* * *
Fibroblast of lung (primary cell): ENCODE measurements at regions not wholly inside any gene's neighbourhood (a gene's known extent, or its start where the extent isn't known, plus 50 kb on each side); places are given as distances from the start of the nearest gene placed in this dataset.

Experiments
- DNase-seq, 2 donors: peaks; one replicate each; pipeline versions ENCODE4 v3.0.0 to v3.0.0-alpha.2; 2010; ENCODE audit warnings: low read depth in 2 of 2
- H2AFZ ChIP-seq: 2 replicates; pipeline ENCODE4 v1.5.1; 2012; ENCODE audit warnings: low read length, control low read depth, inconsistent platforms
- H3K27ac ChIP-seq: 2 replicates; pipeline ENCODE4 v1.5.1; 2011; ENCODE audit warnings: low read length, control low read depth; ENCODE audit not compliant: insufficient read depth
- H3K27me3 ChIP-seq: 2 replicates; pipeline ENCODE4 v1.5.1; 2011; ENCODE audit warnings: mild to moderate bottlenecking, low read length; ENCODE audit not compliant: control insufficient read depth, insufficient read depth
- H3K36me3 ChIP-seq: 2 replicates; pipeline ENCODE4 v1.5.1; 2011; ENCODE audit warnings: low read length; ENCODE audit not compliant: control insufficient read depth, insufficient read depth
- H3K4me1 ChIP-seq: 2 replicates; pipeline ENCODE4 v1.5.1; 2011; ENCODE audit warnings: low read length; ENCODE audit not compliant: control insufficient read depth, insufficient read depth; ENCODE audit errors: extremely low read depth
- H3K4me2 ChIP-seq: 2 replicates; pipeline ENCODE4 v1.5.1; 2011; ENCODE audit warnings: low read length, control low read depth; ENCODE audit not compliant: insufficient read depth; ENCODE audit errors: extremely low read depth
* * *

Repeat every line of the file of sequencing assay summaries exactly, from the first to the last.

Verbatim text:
Fibroblast of lung (primary cell): ENCODE measurements at regions not wholly inside any gene's neighbourhood (a gene's known extent, or its start where the extent isn't known, plus 50 kb on each side); places are given as distances from the start of the nearest gene placed in this dataset.

Experiments
- DNase-seq, 2 donors: peaks; one replicate each; pipeline versions ENCODE4 v3.0.0 to v3.0.0-alpha.2; 2010; ENCODE audit warnings: low read depth in 2 of 2
- H2AFZ ChIP-seq: 2 replicates; pipeline ENCODE4 v1.5.1; 2012; ENCODE audit warnings: low read length, control low read depth, inconsistent platforms
- H3K27ac ChIP-seq: 2 replicates; pipeline ENCODE4 v1.5.1; 2011; ENCODE audit warnings: low read length, control low read depth; ENCODE audit not compliant: insufficient read depth
- H3K27me3 ChIP-seq: 2 replicates; pipeline ENCODE4 v1.5.1; 2011; ENCODE audit warnings: mild to moderate bottlenecking, low read length; ENCODE audit not compliant: control insufficient read depth, insufficient read depth
- H3K36me3 ChIP-seq: 2 replicates; pipeline ENCODE4 v1.5.1; 2011; ENCODE audit warnings: low read length; ENCODE audit not compliant: control insufficient read depth, insufficient read depth
- H3K4me1 ChIP-seq: 2 replicates; pipeline ENCODE4 v1.5.1; 2011; ENCODE audit warnings: low read length; ENCODE audit not compliant: control insufficient read depth, insufficient read depth; ENCODE audit errors: extremely low read depth
- H3K4me2 ChIP-seq: 2 replicates; pipeline ENCODE4 v1.5.1; 2011; ENCODE audit warnings: low read length, control low read depth; ENCODE audit not compliant: insufficient read depth; ENCODE audit errors: extremely low read depth